GIA to showcase rare 1925 Catalog of Romanov Jewels

 GIA to showcase rare 1925 Catalog of Romanov JewelsAn extensive digitization project by GIA’s Richard T. Liddicoat Gemological Library and Information Center will bring the first ever showcase of surviving copies of a Bolshevik-era catalog of royal jewels to the public. These are one of the few surviving copies seized during the Russian Revolution.

“Following the emperor’s overthrow in 1917, noted mineralogist A.E. Fersman, with help from experts and jewelers including Agathon Fabergé, was tasked with photographing and cataloging Russia’s regalia and crown jewels,” said Dona Dirlam, director of GIA’s library.

“In 1925-26, the Bolshevik government published Russia’s Treasure of Diamonds and Precious Stones with the intention that the 406 Romanov jewels featured would never be sold. Eventually several of the pieces went to auction; approximately 20 copies of the Fersman catalog are known to exist today.”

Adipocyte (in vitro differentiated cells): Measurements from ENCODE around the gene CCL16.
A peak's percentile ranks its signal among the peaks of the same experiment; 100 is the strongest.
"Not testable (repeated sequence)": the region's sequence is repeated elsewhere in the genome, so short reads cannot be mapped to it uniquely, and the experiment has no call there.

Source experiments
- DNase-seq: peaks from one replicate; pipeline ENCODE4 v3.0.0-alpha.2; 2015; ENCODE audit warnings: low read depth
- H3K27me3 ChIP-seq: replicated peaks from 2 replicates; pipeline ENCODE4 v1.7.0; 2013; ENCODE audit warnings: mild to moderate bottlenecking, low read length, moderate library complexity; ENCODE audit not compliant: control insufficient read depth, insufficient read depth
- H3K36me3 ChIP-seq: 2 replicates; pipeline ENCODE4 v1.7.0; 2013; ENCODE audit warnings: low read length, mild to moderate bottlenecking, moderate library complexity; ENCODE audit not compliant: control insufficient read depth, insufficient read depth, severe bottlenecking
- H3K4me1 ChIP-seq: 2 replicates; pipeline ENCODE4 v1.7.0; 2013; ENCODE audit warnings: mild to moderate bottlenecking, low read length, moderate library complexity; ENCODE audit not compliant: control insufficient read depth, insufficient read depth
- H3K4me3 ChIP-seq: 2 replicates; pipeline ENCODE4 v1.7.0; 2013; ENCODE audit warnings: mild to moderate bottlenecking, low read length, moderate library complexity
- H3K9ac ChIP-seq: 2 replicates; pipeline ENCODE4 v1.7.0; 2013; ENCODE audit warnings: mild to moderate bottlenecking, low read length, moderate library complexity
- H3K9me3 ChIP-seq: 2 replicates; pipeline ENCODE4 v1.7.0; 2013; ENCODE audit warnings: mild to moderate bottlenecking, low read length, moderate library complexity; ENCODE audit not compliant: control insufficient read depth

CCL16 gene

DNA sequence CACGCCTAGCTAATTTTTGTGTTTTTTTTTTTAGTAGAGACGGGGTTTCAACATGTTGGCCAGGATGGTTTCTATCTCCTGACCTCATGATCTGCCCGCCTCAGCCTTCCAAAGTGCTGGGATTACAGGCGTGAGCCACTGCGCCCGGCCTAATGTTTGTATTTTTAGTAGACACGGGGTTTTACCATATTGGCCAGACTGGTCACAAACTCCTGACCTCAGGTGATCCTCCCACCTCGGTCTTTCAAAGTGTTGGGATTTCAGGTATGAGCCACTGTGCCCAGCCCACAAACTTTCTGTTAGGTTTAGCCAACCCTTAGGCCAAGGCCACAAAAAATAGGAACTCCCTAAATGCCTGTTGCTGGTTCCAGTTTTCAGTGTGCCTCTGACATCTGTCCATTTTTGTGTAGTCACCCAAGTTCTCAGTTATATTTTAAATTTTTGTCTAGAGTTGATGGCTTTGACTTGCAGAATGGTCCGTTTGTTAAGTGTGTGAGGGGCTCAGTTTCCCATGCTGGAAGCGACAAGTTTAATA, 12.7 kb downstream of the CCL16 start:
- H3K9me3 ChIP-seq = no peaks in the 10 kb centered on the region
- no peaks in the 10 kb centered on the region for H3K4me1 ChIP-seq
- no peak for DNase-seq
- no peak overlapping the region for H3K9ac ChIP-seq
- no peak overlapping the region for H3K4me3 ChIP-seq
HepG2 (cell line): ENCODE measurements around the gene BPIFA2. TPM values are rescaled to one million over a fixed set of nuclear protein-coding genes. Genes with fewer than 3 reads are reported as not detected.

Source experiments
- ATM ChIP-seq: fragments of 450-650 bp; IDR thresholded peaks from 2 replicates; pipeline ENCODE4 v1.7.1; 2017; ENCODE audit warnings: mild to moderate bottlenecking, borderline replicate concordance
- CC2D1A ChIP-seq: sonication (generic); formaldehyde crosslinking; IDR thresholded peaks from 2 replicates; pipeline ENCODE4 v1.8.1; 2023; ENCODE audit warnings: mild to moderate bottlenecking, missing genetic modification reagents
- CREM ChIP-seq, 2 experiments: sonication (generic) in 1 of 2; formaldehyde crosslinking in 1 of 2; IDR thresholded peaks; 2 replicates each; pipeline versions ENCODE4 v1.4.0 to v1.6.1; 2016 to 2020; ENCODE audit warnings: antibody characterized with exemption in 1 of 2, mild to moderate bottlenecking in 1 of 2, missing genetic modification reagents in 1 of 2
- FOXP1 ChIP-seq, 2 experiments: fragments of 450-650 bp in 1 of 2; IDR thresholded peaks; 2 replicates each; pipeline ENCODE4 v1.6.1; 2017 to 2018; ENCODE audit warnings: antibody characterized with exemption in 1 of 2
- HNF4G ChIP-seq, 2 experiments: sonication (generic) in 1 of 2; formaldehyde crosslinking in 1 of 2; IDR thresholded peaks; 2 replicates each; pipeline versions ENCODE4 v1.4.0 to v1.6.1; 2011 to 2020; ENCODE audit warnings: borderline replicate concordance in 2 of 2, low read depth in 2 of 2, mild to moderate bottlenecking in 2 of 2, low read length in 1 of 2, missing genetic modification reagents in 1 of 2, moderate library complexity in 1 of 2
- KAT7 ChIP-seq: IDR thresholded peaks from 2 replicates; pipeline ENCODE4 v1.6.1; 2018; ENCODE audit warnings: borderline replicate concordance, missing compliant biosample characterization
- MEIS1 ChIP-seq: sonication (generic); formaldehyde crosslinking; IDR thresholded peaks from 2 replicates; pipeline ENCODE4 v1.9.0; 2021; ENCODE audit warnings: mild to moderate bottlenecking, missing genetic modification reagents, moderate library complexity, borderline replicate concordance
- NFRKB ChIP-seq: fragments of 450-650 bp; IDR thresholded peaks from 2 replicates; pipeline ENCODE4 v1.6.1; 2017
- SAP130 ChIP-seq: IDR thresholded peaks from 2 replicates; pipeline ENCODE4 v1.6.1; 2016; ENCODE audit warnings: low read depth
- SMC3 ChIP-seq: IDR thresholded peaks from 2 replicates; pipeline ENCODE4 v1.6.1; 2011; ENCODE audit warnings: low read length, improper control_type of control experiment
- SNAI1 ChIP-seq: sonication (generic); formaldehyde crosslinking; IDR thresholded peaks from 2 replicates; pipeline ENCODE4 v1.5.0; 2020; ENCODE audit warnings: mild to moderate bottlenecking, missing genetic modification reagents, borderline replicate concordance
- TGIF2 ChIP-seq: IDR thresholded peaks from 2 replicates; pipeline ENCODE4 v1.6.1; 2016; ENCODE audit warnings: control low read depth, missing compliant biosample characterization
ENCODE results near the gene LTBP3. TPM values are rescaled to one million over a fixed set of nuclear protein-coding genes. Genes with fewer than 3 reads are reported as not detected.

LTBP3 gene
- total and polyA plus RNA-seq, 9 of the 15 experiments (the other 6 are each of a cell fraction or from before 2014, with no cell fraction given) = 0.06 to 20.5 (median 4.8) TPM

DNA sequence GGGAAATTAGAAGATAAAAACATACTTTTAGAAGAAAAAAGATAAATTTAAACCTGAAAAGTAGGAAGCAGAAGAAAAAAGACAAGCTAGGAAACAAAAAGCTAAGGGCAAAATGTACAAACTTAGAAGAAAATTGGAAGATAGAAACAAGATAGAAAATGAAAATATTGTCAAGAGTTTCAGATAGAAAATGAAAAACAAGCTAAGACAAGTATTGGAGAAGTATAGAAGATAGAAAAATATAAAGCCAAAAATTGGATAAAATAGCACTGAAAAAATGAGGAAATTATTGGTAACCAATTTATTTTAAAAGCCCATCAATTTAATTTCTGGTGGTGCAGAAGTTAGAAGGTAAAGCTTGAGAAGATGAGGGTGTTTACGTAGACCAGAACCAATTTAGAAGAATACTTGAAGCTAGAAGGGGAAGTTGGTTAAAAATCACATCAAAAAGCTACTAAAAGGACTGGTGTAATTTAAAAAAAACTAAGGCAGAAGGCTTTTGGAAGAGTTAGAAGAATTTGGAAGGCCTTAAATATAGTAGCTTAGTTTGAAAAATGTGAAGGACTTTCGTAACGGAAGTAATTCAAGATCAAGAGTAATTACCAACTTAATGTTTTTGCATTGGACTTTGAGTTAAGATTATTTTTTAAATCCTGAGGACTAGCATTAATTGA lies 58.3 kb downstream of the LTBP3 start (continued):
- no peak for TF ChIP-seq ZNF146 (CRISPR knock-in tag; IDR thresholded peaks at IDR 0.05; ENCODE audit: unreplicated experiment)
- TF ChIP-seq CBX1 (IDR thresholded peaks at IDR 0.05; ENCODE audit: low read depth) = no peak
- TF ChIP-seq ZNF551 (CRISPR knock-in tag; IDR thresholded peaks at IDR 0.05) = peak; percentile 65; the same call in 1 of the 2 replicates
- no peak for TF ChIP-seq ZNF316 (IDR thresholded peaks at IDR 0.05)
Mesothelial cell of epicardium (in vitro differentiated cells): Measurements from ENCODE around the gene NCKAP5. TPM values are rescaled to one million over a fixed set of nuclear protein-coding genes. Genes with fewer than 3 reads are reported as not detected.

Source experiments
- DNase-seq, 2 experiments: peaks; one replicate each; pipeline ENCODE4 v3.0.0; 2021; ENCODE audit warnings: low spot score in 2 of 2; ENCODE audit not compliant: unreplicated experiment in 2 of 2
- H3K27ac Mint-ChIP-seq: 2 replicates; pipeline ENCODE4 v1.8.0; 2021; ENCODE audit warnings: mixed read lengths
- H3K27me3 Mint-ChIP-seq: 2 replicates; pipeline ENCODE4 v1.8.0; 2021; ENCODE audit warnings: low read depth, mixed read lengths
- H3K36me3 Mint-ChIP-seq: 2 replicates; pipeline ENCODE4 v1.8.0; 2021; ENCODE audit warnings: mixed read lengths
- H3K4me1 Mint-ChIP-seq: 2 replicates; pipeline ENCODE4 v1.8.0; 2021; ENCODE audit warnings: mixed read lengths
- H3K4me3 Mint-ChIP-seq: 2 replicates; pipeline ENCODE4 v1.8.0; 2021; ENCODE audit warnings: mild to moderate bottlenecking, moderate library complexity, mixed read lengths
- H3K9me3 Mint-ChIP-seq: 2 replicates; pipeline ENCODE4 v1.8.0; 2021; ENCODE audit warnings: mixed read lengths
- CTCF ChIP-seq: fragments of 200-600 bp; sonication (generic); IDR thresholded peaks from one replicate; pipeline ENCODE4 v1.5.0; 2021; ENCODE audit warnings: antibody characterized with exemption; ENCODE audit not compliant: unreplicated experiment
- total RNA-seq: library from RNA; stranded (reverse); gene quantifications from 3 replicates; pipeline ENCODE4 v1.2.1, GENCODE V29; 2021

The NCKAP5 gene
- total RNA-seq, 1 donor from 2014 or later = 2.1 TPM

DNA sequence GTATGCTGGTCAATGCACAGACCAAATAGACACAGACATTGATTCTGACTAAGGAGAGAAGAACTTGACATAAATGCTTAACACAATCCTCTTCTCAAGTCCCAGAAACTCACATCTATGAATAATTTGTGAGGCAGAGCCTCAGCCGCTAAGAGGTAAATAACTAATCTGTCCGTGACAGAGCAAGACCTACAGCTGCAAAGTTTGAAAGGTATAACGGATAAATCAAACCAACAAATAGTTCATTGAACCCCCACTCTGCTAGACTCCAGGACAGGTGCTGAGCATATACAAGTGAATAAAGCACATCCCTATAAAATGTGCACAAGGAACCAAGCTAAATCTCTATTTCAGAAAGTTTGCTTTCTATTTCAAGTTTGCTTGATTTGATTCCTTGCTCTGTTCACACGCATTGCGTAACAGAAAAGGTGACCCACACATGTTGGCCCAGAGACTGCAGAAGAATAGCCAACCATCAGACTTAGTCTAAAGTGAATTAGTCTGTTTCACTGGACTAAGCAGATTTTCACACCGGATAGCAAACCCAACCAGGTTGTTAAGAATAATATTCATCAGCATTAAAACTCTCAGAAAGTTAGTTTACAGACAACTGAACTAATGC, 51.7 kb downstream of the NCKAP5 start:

The jewels featured in the Fersman catalog were collected by the Romanov dynasty. Among the 406 treasures are the Imperial Sceptre set with the 189 carat Orlov diamond, the Imperial Globe set with a 200 carat sapphire, the Great Imperial Crown, the Imperial Nuptial Crown, chains, stars, crosses, emblems, diadems, necklaces, brooches, rings, earrings, as well as loose diamonds, emeralds, sapphires, rubies, spinels, pearls and alexandrites.

GIA plans to make a special presentation on the catalog to attendees of the 2016 annual meeting of the Geological Society of America (GSA) in Denver on September 27.

More than 200 important works, including major studies related to minerals, gems, and jewelry, are made downloadable through the GIA library digitization project. Additional highlights of the collection available for download include De Gemmarum Lapidum by Marbode, Bishop of Rennes (1539); Documents de Bijouterie et Orfevrerie Modernes by Paul Follot (1895); The Curious Lore of Precious Stones by George Frederick Kunz (1913); and De Gemmis et Lapidibus Libri Duoby Joannes de Laet (1647).

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